Gustavo Blanco-Uribe was born Venezuelan, and turned a versatile artist that has developed a multidisciplinary career in decoration, fashion and fine arts.
After years of studies in fine arts, illustration and decorative arts, in Altos de Chavón School of Design and then at Parsons, started his career in New York painting for decoration projects and window display for high-end brands such as: Bergdorf Goodman, Harry Winston, Ralph Lauren, Fred Leighton, Van Cleef & Arpels, Bardin Palomo, as a designer for great scale benefit events like “The Young Lions” New York Public library and opened a Studio in DUMBO (Brooklyn – NY).
Following his profound sensibility to beauty and intrinsic need to decorate the world around him, moved to Europe to further develop his skills in the decorative arts. Continued his career as responsible for the visuals of world renown fashion brands like Michael Kors and CH Carolina Herrera.
Living in different continents and experiencing diverse cultures has clearly influenced his art. A calling born to growing up surrounded by bright colors, nature, exoticism, rhythm, matured through studies of fine arts, illustration and decorative arts, and consolidated with sophistication by the multiple experiences accumulated on travels to Asia, Europe, Africa and America.
The multidisciplinary experience in fashion and decoration has clearly marked his work as an artist.
Initiated in artistic endeavors by working on his art applied to visual merchandising, display and set decoration. His early paintings render theatrical drama through the strong contrast of the use of flat colors to create light and shadow, playing with the contour of figures and what surrounds it, creating a geometric composition that resembles the Art Deco, following the grandiloquent scenes and majestic figures of Tamara Lempica.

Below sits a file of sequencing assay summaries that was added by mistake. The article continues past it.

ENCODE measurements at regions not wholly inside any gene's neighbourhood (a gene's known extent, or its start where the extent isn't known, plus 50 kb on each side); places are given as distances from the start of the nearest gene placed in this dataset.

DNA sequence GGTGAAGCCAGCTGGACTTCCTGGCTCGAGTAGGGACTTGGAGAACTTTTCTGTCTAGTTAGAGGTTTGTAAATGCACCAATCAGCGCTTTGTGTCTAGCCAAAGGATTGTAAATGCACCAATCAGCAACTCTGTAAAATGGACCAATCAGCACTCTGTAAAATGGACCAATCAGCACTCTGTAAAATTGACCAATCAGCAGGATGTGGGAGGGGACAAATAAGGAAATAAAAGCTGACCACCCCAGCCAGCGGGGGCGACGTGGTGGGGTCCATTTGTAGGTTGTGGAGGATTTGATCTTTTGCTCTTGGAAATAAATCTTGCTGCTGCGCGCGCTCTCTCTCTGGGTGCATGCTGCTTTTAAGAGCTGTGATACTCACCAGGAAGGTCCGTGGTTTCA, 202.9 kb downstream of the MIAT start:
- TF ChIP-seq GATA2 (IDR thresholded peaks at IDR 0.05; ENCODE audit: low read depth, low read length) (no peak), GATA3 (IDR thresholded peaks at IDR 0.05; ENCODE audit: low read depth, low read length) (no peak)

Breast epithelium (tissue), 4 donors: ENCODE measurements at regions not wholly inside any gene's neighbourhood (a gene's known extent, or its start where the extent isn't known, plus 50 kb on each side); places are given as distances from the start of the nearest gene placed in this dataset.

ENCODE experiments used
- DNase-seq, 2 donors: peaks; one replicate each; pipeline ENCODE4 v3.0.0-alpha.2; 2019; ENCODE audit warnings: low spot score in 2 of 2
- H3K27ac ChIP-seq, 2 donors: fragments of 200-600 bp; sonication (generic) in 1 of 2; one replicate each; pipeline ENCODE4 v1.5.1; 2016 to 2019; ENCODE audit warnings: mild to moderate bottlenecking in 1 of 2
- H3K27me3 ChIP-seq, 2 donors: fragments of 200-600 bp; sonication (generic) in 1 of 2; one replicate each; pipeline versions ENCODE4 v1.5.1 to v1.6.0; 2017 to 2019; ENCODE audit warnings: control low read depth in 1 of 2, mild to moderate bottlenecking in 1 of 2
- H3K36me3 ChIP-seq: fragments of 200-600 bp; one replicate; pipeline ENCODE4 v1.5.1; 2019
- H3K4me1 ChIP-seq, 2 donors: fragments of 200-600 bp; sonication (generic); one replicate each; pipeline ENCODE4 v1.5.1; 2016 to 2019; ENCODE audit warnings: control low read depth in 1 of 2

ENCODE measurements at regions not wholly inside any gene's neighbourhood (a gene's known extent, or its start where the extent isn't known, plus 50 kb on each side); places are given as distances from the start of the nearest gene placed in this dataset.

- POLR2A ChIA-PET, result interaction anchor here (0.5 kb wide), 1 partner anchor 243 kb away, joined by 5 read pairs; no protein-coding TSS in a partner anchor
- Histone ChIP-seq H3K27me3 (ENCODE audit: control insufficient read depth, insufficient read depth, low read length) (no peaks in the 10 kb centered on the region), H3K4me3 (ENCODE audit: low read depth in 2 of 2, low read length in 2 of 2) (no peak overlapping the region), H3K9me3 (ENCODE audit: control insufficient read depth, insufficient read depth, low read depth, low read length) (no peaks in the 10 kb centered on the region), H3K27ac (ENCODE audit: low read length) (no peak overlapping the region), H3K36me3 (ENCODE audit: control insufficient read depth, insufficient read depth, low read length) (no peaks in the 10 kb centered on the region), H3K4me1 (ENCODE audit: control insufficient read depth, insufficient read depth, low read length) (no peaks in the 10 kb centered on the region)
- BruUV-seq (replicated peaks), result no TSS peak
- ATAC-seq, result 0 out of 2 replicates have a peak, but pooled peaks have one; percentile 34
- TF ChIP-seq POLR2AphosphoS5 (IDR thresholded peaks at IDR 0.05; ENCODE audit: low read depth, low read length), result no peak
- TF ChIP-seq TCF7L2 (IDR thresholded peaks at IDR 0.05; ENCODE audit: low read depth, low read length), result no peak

Color is omnipresent from his beginnings, and it has been the spark of evolution. His work has become more focused bringing about the use of flat color to create silhouettes, with absence of light and shadow. Clearly unafraid of color, influenced by Rothko’s latest works in the use of flat and brilliant colors, has brought simplification to his work with the study and use of color as maximum expression.
He applies color utilizing a variety of techniques to enhance something specific. To Blanco-Uribe, each technique brings about a different color sensibility. Print contributes a nourishing texture that flat color doesn’t, a saturation that the stroke will never give. This allows him to go from saturation, to creating nuance effects.
The patterns and decorating motifs inherent to his work, denote his experience in working with textiles, from which he adopted its imagery and the conversion of shapes into patterns. His travels to India and Africa are continuous grounds for inspiration and have reinforced the use of patterns and color in his work. Repetition, in manifold guises, is a key feature of his practice.
From fashion he reinforced the strength of color-mix and contrast, selectiveness, the concept that less is more and accessories make a difference. As well as an enhanced sensibility, acute vision towards surroundings, and the use of provocative color that exudes eroticism.